This work is supported, in part, by DHS HSARPA Cyber Security Division via contract number HSHQDC-17-R-B0004-TTA.02-0006-I, and by DARPA under Contract No. HR001120C0157.

Categories
Papers Publications

new symposium paper “Visualizing Internet Measurements of Covid-19 Work-from-Home” at IEEE Symposium on REU Research in Data Science, Systems, and Security

We published a new paper “Visualizing Internet Measurements of Covid-19 Work-from-Home” by Erica Stutz (Swarthmore College), Yuri Pradkin, Xiao Song, and John Heidemann (USC/ISI) at the Symposium for REU Research in Data Science, Systems, and Security, co-located with IEEE BigData 2021.

A screenshot from our Covid-WFH website showing an event in Malaysia on 2020-04-02.
A change in Internet use seen in Malaysia on 2020-04-02, present in our Covid-WFH data but discovered through our website.

From the abstract:

The Covid-19 pandemic disrupted the world as businesses and schools shifted to work-from-home (WFH), and comprehensive maps have helped visualize how those policies changed over time and in different places. We recently developed algorithms that infer the onset of WFH based on changes in observed Internet usage. Measurements of WFH are important to evaluate how effectively policies are implemented and followed, or to confirm policies in countries with less transparent journalism.This paper describes a web-based visualization system for measurements of Covid-19-induced WFH. We build on a web-based world map, showing a geographic grid of observations about WFH. We extend typical map interaction (zoom and pan, plus animation over time) with two new forms of pop-up information that allow users to drill-down to investigate our underlying data.We use sparklines to show changes over the first 6 months of 2020 for a given location, supporting identification and navigation to hot spots. Alternatively, users can report particular networks (Internet Service Providers) that show WFH on a given day.We show that these tools help us relate our observations to news reports of Covid-19-induced changes and, in some cases, lockdowns due to other causes. Our visualization is publicly available at https://covid.ant.isi.edu, as is our underlying data.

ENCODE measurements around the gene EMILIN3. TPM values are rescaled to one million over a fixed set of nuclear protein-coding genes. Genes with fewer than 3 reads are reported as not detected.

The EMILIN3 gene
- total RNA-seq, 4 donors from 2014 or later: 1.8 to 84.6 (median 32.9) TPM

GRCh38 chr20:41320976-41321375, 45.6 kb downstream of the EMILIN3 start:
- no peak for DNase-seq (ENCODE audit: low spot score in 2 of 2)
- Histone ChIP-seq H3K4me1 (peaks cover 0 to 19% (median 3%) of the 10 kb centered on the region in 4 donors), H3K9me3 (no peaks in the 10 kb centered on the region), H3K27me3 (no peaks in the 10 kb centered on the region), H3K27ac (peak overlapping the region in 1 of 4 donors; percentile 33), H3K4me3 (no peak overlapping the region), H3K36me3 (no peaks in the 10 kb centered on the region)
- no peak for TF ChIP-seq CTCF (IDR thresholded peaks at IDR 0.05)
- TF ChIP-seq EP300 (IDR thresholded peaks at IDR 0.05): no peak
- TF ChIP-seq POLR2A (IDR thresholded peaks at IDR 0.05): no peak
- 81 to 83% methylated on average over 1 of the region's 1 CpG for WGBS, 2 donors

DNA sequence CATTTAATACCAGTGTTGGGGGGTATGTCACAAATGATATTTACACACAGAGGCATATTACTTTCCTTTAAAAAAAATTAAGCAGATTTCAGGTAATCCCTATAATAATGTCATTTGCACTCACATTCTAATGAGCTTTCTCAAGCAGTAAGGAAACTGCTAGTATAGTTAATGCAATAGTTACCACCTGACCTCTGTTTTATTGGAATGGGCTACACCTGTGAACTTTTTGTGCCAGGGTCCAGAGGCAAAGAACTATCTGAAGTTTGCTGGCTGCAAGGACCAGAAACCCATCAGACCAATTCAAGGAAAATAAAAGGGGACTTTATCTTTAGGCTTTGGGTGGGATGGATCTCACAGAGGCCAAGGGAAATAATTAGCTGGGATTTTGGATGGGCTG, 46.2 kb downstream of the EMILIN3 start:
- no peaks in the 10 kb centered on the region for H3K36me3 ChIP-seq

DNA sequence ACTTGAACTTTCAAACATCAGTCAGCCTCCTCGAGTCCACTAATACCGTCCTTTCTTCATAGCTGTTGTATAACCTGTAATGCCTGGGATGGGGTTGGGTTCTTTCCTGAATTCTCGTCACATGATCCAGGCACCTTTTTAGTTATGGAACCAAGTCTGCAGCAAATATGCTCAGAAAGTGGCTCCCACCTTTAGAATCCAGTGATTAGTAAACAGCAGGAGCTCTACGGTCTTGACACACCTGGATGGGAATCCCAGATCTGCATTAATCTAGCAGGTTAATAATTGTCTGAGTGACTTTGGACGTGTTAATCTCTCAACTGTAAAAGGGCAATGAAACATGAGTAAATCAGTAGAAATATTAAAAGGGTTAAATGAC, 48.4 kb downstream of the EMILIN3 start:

Datasets from this work will be available from our website and can be seen now at https://covid.ant.isi.edu. We thank NSF grants 2028279 and CNS-2007106 for supporting this work.

Categories
Uncategorized

congratulations to Erica Stutz for her summer undergraduate internship

Erica Stutz completed her summer undergraduate research internship at ISI this summer, working with John Heidemann, Yuri Pradkin, and Xiao Song on her project “Visualizing COVID-19 Work-from-Home”.

In this project, Erica developed a new Covid-19 Work-From-Home website combinng Xiao WFH data with our existing outage website, and adding new interactive drill-down methods to display additional information to the user.

Visulizing Covid-19 work-from-home: here we look at China, Korea, and Japan and pop-up information about Laiwu, China. The popup shows WFH behavior for that location for the first 6 months of 2020.

We hope Erica’s new website makes it easier to evaluate COVID-19 WFH changes, and we look forward to continue to work with Erica on this topic.

Erica worked virtually at USC/ISI in summer 2021 as part of the (ISI Research Experiences for Undergraduates. We thank Jelena Mirkovic (PI) for coordinating the second year of this great program, and NSF for support through award #2051101.

Categories
Uncategorized

network outages in Louisiana with Hurricane Ida

We’ve been watching the situation in Louisiana develop with Hurricane Ida with our Trinocular Internet outage detection system.

Internet outages in Louisiana at 8:30pm Sunday evening August 29, corresponding to Hurricane Ida’s landfall.

Data as of 2021-08-30t01:30Z, which is 8:30pm Sunday night August 29 in New Orleans, shows about half of the networks in the New Orleans area being unreachable (mostly IPv4 home networks). Following shortly after landfall, these outages correspond with news reports about widespread power loss. Current data is appearing on our Internet outage map.

We wish the residents of Louisiana the best and hope for a rapid recovery.

Categories
Uncategorized

ANT research group lunch

At the end of June we had an ANT research group lunch to celebrate four (!) recent PhD defenses in 2020 and 2021: Hang Guo, Calvin Ardi, Lan Wei, and Abdul Qadeer. Although not everyone could be there (Hang has already moved for his new job), and the ANT lab includes a number of people outside of L.A. who could not make it, us students, staff, and family in L.A. had a great time at Vista del Mar Park near the beach!

A big thanks to Basileal Imana and ASM Rizvi for coordinating delivery of Ethiopian food for lunch.

We are also very thankful that vaccine availability in the U.S. is widespread and we were able to get together face-to-face after a year of Covid limitations. I’m happy that we’ve been able to do good work throughout the pandemic with remote collaboration tools and occasional on-site access, but it was nice to see old friends face-to-face again and share a meal. We hope the fall’s in-person classes at USC go well.

Categories
DNS Papers Publications

New paper and talk “Institutional Privacy Risks in Sharing DNS Data” at Applied Networking Research Workshop 2021

Basileal Imana presented the paper “Institutional Privacy Risks in Sharing DNS Data” by Basileal Imana, Aleksandra Korolova and John Heidemann at Applied Networking Research Workshop held virtually from July 26-28th, 2021.